It was suggested that all or some of the nine officers may have conspired to pervert the course of justice by taking a deliberate decision not to disclose the Review as it could undermine the prosecution case.

The Court of Appeal referred to the failure as 'a very bad case of non-disclosure'. We agree. It is clear that from the submissions made to it, that the Court of Appeal concluded that there appeared to have been a 'decision' made not to disclose the Report of the Management Review. However, after considering the evidence resulting from the investigation, the CPS has concluded that there is insufficient evidence to prove that a decision was taken deliberately to conceal the Review.

Rather than a conspiracy to conceal, the evidence suggested that there was an overall failure to disclose the report. None of the officers who could be shown to be aware of the content of the report had a clear and direct responsibility for disclosure in the murder case. In order for an individual to be prosecuted for perverting the course of justice there must be evidence that the individual undertook an act tending to pervert the course of justice and evidence of an intention to do so.

We would like to make it clear that our reference to an overall failure does not imply guilt or culpable failure on the part of any individual officer and our role is strictly limited to considering criminal charges.

Criminal misconduct in Public Office

An offence of misconduct in public office is committed by a public officer who wilfully neglects to perform his duty or wilfully misconducts himself to such a degree as to amount to an abuse of the public's trust in him, without reasonable excuse or justification. There must be evidence of criminality which amounts to more than just, for example, poor administration, maladministration or breaches of rules and procedures. There was insufficient evidence that any of the officers wilfully neglected their duty to disclose the document or tried to suppress it. There is insufficient evidence to establish that any of the officers had taken the deliberate decision to withhold the document, a mere failure cannot amount to misconduct unless it was wilful and in this case there was insufficient evidence to support that.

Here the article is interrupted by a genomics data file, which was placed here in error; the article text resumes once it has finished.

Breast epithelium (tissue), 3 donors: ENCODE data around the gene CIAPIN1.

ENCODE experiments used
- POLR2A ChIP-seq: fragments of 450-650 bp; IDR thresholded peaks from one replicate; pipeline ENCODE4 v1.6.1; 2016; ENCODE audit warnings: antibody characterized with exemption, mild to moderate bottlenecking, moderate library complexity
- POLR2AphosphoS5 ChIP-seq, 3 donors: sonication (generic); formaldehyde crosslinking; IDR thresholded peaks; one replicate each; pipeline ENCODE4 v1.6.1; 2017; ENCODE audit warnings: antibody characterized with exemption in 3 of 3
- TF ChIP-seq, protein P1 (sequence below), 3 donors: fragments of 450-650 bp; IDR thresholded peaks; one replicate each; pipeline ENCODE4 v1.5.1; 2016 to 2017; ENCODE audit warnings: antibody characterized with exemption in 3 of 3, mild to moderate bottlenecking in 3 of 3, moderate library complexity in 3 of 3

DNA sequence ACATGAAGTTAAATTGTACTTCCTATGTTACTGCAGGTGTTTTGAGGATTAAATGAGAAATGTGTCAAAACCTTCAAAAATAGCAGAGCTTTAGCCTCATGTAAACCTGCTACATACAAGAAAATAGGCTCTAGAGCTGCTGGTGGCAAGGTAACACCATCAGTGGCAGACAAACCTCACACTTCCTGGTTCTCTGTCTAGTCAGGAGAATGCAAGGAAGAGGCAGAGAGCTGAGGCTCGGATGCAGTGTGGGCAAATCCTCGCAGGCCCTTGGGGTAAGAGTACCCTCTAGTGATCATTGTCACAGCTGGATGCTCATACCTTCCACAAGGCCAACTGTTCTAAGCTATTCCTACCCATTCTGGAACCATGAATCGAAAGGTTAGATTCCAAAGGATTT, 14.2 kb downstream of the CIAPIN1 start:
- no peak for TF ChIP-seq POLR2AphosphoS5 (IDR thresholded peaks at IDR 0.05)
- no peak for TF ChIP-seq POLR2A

Conclusion

Therefore, having thoroughly reviewed the reports and evidence against the officers, both collectively and on an individual basis, the CPS has taken the decision that whatever criticisms may be made about the conduct of the various officers, there is insufficient evidence to provide a realistic prospect of a conviction against any of them for conspiring or attempting to pervert the course of public justice. Equally, that there is no realistic prospect of a conviction resulting from the prosecution of any officer for the misconducting themselves in public office. 

Any decision by the CPS does not imply any finding concerning guilt or criminal conduct; the CPS makes decisions only according to the test set out in the Code for Crown Prosecutors and it is applied in all decisions on whether or not to prosecute. In addition this CPS decision applies only to possible criminal proceedings and not to any possible misconduct proceedings under police regulations.

Ends

Notes to Editors

  1. A copy of the Court of Appeal Judgement is available here
  2. For media enquiries call the CPS Press Office on 020 3357 0906; Out of Hours Pager 07699 781 926
  3. The CPS consists of 13 Areas in total, each headed by a Chief Crown Prosecutor (CCP). In addition, there are three national casework divisions: Specialist Fraud (formerly Central Fraud and Welfare, Rural & Health Divisions), Special Crime & Counter Terrorism and Organised Crime. CPS Direct is a 'virtual' 14th Area which provides charging decisions to all police forces and other investigators across England and Wales - it operates twenty-four hours, seven days a week, 365 days a year.
  4. At 31 March 2014 we employed a workforce of approximately 6237 staff (full time equivalent), including around 2226 prosecutors and 3629 caseworkers and administrators. Further information can be found on our website:  www.cps.gov.uk.
  5. The CPS, together with ACPO and media representatives, has developed a Protocol for the release of prosecution material to the media. This sets out the type of prosecution material that will normally be released, or considered for release, together with the factors we will take into account when considering requests. Read the Protocol for the release of prosecution material to the media.